• The relationship between transliminality and boundary structure subscales.

      Sherwood, Simon J.; Milner, Maxine E.; University of Northampton, Centre for the Study of Anomalous Psychological Processes (CSAPP) (SAGE, 2005-06-01)
      An opportunity sample of 98, mostly undergraduate [1], participants completed Thalbourne's Transliminality Scale (Form B) [2-3] plus three subscales from Hartmann's Boundary Structure Questionnaire [4] (sleep/wake/dream, unusual experiences, thoughts/feelings/moods) plus a psychic experiences scale which included some of Hartmann's items' The results support the hypothesis, and Houran et al.'s [5] findings, that there is a significant positive correlation between selected boundary structure subscales and a measure of transliminality (range r: .384-.615). Our results are similar to Houran et al.'s in that only certain subscales were significant predictors of transliminality when the effects of others are taken into account. In this study only the psychic experiences scale, which is not one of Hartmann's original subscales [4, 6], was a significant predictor when the effects of the three other subscales were accounted for. The theories behind the concepts of boundary structure and transliminality suggest that individuals differ according to the extent to which different areas of the brain/mind are separated.
    • Stressed, depressed, and rank obsessed: Individual differences in compassion and neuroticism predispose towards rank‐based depressive symptomatology

      Kim, Jeffrey J.; Gerrish, Ruby; Gilbert, Paul; Kirby, James N.; School of Psychology, The University of Queensland, Brisbane, Queensland, Australia; Compassionate Mind Research Group, The University of Queensland, Brisbane, Queensland, Australia; Centre for Compassion Research and Training, College of Health and Social Care Research Centre, University of Derby, Derby, UK (Wiley, 2020-02-13)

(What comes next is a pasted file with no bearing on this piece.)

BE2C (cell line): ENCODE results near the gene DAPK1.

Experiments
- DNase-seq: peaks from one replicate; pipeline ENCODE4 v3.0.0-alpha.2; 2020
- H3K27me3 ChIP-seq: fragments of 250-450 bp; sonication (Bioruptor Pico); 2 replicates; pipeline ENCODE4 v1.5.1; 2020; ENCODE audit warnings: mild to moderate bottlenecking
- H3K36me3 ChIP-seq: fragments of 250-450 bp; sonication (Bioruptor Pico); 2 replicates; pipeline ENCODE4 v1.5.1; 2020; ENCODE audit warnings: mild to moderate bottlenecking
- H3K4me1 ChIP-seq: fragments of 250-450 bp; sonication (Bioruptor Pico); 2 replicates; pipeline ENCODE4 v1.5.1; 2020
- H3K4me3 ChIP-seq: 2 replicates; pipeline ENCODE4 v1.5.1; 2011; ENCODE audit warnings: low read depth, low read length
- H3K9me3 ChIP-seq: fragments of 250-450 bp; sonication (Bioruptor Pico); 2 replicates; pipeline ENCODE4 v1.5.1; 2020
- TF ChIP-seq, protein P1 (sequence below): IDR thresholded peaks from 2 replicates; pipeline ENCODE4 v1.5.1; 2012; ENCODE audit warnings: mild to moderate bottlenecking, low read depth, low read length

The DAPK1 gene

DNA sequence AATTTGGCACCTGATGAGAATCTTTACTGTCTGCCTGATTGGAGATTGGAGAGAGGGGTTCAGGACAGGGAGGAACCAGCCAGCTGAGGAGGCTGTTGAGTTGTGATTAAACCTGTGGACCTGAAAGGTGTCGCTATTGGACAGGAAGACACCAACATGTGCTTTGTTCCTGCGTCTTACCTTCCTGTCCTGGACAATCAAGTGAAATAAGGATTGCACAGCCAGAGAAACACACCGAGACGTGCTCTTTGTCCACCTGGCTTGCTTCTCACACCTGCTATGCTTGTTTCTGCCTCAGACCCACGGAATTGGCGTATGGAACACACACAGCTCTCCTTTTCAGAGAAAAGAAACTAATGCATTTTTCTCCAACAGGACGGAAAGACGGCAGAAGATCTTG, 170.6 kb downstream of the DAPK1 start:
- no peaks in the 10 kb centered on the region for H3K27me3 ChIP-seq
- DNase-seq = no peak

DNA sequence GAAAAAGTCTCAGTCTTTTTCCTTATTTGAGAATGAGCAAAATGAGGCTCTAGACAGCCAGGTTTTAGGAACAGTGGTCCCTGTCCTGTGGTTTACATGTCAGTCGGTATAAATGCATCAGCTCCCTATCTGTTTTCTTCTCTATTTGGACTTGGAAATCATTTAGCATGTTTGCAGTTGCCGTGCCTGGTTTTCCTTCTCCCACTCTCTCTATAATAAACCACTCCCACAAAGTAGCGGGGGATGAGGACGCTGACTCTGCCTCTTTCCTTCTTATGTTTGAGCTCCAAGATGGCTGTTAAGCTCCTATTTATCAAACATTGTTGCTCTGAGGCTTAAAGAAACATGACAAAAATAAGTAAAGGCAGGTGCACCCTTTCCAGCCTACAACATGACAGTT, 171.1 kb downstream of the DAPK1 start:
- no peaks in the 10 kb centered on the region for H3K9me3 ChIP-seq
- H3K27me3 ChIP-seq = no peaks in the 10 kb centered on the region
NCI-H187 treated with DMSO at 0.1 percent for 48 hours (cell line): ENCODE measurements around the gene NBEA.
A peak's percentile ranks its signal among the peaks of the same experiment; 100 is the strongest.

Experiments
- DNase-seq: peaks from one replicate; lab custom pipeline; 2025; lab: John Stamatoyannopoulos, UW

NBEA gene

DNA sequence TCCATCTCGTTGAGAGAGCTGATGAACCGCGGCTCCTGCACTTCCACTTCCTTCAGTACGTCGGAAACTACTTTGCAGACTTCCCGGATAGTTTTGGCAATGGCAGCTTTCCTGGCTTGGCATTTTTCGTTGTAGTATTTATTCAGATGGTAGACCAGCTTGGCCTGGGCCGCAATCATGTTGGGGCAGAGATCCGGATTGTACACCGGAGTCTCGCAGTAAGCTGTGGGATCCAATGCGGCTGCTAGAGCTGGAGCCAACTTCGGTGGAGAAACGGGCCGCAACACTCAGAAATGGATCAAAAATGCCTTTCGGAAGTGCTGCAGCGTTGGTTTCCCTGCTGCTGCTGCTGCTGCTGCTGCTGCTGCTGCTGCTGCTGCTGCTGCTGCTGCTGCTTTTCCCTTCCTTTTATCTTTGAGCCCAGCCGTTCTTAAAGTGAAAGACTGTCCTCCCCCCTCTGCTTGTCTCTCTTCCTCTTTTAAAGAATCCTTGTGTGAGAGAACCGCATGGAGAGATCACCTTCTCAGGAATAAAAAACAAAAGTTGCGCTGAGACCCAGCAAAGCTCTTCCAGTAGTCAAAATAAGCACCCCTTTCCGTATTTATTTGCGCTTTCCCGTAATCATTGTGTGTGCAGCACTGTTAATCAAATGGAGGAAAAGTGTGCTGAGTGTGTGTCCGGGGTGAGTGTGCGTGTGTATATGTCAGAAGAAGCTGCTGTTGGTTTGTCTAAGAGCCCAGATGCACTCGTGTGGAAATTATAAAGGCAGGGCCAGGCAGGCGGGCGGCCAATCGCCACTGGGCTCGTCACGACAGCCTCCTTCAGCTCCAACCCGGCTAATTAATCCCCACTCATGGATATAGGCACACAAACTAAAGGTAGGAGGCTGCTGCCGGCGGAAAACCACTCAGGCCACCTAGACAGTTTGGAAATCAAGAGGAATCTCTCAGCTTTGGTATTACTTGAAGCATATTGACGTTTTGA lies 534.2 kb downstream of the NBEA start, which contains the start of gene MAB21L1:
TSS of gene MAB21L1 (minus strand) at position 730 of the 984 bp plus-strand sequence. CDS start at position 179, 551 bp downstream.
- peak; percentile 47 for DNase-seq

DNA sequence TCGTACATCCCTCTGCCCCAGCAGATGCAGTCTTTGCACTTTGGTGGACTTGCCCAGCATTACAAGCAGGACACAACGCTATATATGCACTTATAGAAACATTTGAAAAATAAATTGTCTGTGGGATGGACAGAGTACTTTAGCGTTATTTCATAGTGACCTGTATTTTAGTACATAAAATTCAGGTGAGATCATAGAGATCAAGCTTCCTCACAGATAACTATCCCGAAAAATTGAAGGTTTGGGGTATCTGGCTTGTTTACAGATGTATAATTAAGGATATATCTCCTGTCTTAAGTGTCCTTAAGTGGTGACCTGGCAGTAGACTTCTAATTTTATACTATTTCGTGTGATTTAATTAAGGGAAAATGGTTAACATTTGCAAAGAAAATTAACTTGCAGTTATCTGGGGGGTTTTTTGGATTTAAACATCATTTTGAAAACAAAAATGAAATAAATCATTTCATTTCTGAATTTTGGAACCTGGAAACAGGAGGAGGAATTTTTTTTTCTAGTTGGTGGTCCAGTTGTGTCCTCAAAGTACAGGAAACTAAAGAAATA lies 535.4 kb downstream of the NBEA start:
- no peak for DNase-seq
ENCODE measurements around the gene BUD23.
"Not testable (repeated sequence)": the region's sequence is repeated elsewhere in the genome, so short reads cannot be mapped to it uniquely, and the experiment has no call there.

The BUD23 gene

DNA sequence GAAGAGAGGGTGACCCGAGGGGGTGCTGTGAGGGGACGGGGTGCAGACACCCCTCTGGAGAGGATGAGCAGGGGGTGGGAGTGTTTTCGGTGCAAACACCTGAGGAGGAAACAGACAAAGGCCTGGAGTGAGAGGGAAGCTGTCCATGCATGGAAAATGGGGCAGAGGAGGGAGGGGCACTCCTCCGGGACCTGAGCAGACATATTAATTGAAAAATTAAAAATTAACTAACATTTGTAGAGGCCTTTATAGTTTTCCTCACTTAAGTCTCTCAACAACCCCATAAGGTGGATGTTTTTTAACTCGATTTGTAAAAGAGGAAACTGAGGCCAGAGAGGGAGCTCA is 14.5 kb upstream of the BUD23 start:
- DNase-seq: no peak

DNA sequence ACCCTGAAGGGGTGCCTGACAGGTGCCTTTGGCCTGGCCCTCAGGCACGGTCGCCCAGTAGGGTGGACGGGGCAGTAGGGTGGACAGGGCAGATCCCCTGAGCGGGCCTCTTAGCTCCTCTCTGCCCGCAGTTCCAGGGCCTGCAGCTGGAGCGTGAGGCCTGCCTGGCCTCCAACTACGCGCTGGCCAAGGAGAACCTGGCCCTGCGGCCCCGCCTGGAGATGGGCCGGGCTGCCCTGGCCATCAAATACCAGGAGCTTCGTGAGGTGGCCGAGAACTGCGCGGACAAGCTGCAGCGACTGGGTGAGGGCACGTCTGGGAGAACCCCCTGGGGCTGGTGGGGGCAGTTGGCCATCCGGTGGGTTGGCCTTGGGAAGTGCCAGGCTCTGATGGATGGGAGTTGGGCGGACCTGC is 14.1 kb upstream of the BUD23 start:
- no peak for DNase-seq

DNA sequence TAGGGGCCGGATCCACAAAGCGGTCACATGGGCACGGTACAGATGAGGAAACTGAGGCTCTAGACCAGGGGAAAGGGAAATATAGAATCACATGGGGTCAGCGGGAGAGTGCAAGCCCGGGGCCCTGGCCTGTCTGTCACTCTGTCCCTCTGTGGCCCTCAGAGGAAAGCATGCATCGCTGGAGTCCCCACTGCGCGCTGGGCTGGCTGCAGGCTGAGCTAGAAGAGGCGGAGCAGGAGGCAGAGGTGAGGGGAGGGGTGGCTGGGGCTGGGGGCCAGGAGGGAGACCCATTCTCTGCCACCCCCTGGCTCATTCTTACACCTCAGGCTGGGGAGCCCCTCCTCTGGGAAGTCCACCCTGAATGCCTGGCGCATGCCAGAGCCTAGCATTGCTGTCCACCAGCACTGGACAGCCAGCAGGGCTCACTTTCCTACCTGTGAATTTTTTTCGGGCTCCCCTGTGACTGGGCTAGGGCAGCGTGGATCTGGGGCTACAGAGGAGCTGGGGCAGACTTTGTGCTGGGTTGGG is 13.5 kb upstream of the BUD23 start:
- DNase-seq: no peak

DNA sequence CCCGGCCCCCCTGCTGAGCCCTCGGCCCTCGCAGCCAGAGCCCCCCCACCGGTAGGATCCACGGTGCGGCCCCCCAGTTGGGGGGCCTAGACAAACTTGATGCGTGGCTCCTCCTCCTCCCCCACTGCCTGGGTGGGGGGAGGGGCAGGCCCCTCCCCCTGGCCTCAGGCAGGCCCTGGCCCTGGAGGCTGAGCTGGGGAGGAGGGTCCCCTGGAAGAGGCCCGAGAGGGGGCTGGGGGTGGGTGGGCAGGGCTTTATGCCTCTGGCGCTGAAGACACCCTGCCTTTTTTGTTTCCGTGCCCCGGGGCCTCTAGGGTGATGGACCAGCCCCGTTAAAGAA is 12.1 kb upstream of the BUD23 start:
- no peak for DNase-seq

As social creatures, we monitor our relative rank and/or status with others via social comparisons. Whilst research has identified perceptions of inferiority or ‘low rank’ relative to others is a robust predictor of depressive, anxious, and stress symptomology, to date individual differences have been ignored. We wish to provide empirical evidence to outline how differences across personality traits may interact with social rank variables to buffer or predispose towards depressive symptomology. Across three independent samples (N = 595), we replicated a social rank model of mental health, and with our third sample (N = 200), we sought to investigate attenuating roles for neuroticism versus compassion with multiple moderated regression models. Neuroticism predicted greater levels of rank‐associated depression, and compassion failed to function as a protective factor for rank‐associated depression. However, a closer inspection of the original Big‐5 factor structure positions this scale as a measure of ‘interpersonal submissiveness’ or ‘conflict appeasement’ rather than genuine compassion. Whilst it is necessary to delineate the conditions where compassion is appropriate and able to lead to positive mental health outcomes, we argue this cannot be addressed with the Big‐5 measure of trait compassion. We call for future work to consider valid and reliable measures for compassion, such as the self‐compassion scale, submissive compassion scale, and fears of compassion scale, to more fully address how compassion may protect against both rank‐based comparisons and severity of depression. Social rank mechanisms are robustly implicated in depression, anxiety, and stress. Clients who present as higher in neuroticism, inferiority, or submissiveness may be more prone towards rank‐associated depression symptoms. Preliminary evidence suggests cultivation of genuine compassion can shift clients from a rank‐focussed to a compassionate‐focussed mentality, which aids mental health and fosters well‐being.